One of the most important events in the motoring calendar – the Frankfurt motor show – is underway. Amongst the radical concept cars and worthy hatchbacks, British marque Land Rover has been quietly making waves, unveiling a host of new technology soon to be seen in a showroom near you.

First up is the hybrid Range Rover. Sounds strange, doesn’t it, that a car long regarded as the embodiment of climate change and obnoxious road hogging has now gone all hair-shirt, claiming to have eco credentials.

In reality, the new diesel/electric motor combo only allows for emissions-free battery only progress for up to a mile. However, Land Rover insists the 35kW battery is more about increasing the 3.0-litre V6 engine's output rather than driving extended periods solely on electric power. It also offers a 26 per cent improvement in emissions and better fuel economy -169g/km and 44.1 mpg respectively.

"The battery acts as a booster for the engine, constantly helping it during the drive," said Peter Richings, Land Rover's director of hybrid technology.

Drivers can select all-electric power – but only for that one mile – and Land Rover expects owners to select this when wanting to make an elegant, silent arrival to a posh event.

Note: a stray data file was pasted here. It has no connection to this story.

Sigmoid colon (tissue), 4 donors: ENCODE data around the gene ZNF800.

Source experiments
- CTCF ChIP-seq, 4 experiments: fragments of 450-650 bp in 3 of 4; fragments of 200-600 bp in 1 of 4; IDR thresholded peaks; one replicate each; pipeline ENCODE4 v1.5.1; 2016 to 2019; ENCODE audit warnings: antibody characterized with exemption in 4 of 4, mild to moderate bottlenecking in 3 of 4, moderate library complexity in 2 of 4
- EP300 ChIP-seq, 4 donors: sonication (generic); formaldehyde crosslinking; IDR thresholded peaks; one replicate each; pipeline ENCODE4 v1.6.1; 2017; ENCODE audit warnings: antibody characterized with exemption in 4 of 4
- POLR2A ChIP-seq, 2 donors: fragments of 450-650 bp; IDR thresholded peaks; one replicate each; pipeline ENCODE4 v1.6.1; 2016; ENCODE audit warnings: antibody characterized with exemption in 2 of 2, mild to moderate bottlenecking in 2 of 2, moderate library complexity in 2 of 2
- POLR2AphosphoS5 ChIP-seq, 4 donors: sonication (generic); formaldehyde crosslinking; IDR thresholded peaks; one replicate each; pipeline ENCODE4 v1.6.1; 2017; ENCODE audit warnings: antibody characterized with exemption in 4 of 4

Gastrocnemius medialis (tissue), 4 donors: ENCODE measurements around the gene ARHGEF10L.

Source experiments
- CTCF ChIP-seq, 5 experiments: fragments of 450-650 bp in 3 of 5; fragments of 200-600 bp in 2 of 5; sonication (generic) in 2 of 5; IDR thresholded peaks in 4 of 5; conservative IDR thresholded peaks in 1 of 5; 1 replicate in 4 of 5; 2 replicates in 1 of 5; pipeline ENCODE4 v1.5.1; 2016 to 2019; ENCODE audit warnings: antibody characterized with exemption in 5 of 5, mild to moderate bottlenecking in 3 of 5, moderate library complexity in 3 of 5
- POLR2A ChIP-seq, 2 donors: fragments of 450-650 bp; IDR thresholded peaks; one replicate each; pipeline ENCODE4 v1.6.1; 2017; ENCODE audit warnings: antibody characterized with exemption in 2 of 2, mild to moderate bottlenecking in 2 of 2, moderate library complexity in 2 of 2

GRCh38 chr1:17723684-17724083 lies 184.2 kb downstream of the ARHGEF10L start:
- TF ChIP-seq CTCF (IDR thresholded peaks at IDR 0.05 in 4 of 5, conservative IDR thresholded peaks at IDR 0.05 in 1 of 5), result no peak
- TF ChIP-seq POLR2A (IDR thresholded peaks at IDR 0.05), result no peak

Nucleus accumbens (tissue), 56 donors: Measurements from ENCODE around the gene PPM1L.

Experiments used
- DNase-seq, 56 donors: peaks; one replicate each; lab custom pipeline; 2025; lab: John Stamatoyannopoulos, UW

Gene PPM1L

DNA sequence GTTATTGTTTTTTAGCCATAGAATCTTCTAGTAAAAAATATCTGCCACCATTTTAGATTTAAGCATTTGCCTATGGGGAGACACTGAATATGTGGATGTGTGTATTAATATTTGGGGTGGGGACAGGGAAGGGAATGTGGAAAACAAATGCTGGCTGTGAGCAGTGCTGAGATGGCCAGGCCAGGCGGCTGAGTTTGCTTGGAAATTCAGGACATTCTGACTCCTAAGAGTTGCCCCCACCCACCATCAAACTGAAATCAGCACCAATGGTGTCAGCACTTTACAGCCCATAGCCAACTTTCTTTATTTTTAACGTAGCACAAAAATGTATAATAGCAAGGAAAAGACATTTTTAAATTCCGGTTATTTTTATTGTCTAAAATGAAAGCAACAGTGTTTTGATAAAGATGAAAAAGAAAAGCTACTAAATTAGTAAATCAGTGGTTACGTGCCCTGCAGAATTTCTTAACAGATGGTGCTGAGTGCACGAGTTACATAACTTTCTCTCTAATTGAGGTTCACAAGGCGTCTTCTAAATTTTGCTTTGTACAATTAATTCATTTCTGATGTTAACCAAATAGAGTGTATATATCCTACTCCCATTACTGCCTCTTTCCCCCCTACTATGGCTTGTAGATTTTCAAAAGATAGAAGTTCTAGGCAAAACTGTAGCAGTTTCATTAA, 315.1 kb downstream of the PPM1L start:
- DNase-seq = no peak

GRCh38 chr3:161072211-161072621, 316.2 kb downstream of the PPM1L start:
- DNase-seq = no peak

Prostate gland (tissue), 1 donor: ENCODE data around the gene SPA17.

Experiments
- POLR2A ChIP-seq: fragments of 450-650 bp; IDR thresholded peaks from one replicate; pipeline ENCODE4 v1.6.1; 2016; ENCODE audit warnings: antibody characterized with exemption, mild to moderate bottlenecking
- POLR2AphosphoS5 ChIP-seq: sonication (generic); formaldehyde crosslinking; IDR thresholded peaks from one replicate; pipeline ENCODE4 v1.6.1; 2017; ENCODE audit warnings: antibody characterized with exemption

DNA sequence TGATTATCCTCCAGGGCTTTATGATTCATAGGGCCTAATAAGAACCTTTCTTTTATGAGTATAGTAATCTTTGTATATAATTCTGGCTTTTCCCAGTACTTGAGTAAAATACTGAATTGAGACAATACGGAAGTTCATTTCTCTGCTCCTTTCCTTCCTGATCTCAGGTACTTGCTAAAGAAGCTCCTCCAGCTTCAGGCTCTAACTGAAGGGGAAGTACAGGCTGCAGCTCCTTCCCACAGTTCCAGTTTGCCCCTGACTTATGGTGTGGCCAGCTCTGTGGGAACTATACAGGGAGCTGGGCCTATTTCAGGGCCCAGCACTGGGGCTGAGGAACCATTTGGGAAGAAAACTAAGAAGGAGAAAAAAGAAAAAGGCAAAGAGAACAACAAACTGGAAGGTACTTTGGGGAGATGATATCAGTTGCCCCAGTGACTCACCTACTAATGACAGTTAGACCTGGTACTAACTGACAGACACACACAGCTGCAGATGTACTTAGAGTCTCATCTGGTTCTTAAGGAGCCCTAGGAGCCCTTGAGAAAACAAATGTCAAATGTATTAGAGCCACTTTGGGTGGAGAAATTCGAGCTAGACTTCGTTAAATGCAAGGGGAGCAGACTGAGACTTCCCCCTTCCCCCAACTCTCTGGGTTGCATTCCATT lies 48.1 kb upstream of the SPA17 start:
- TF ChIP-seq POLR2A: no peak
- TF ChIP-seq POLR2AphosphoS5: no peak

More pertinently, performance has been subtly improved, with the big Rangie taking just 6.7 seconds to reach 60 mph from a standstill, and despite its enormous weight and bluff dimensions, it will go on to a top speed of 135mph.

Impressive as it is, the hybrid Range Rover is more of a grudging concession to the changing times in which we live rather than a full-on change of policy from the Gaydon based outfit. Land Rover itself admits this, and expects hybrid sales to make up a maximum of three percent of Range Rover sales when it reaches showrooms early next year.

Nine is the magic number

Land Rover also brought along its 2014 model Evoque, complete with a brand new, nine speed gearbox. Yes, NINE. Though don’t worry about getting your gearstick in a muddle negotiating all those ratios – it’s offered solely in silky-smooth automatic guise.

The additional gears improve the car’s flexibility – offering responsive acceleration on demand, then barely idling in higher gears on a cruise. There are so many ratios to choose from, the Evoque will only start in first in boggy conditions – mimicking a low-range gearbox on bigger SUVs – opting for second gear in normal road use.

The new ’box will replace the six-speed automatics currently offered and if just one of the many additions being introduced to the car. Also fitted is ‘Active Driveline’ – a new on demand four-wheel drive system that uses a system of clutches to automatically send exactly the right amount of power to any of the four wheels.

As well as aiding traction in slippery conditions, Active Driveline has also been calibrated to provide greater stability in high-speed cornering.

To complement the under-the-skin changes, the Evoque’s aesthetic has been lifted by a number of subtle tweaks both inside and out. Order books are open now.

Prefer to buy used? You can browse our selection of Land Rover products here.

James Baggott


September 10, 2013